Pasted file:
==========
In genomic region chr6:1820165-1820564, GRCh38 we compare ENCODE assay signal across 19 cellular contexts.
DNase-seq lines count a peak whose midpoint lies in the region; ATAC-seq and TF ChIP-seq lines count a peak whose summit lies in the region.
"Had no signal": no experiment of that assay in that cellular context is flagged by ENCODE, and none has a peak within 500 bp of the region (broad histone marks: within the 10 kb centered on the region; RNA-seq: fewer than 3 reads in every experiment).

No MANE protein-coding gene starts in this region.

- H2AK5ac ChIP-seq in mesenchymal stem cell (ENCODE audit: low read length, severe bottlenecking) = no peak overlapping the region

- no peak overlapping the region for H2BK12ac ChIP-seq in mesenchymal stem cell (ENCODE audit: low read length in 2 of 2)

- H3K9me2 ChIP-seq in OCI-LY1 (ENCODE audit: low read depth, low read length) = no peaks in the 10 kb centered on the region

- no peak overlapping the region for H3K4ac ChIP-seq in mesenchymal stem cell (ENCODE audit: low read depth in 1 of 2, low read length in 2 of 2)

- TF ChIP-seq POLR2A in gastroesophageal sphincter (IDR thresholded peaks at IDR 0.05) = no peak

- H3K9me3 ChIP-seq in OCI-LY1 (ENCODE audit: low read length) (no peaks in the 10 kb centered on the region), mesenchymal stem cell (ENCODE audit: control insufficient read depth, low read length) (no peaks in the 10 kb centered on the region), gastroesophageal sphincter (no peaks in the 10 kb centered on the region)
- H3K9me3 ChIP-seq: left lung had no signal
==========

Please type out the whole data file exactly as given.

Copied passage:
In genomic region chr6:1820165-1820564, GRCh38 we compare ENCODE assay signal across 19 cellular contexts.
DNase-seq lines count a peak whose midpoint lies in the region; ATAC-seq and TF ChIP-seq lines count a peak whose summit lies in the region.
"Had no signal": no experiment of that assay in that cellular context is flagged by ENCODE, and none has a peak within 500 bp of the region (broad histone marks: within the 10 kb centered on the region; RNA-seq: fewer than 3 reads in every experiment).

No MANE protein-coding gene starts in this region.

- H2AK5ac ChIP-seq in mesenchymal stem cell (ENCODE audit: low read length, severe bottlenecking) = no peak overlapping the region

- no peak overlapping the region for H2BK12ac ChIP-seq in mesenchymal stem cell (ENCODE audit: low read length in 2 of 2)

- H3K9me2 ChIP-seq in OCI-LY1 (ENCODE audit: low read depth, low read length) = no peaks in the 10 kb centered on the region

- no peak overlapping the region for H3K4ac ChIP-seq in mesenchymal stem cell (ENCODE audit: low read depth in 1 of 2, low read length in 2 of 2)

- TF ChIP-seq POLR2A in gastroesophageal sphincter (IDR thresholded peaks at IDR 0.05) = no peak

- H3K9me3 ChIP-seq in OCI-LY1 (ENCODE audit: low read length) (no peaks in the 10 kb centered on the region), mesenchymal stem cell (ENCODE audit: control insufficient read depth, low read length) (no peaks in the 10 kb centered on the region), gastroesophageal sphincter (no peaks in the 10 kb centered on the region)
- H3K9me3 ChIP-seq: left lung had no signal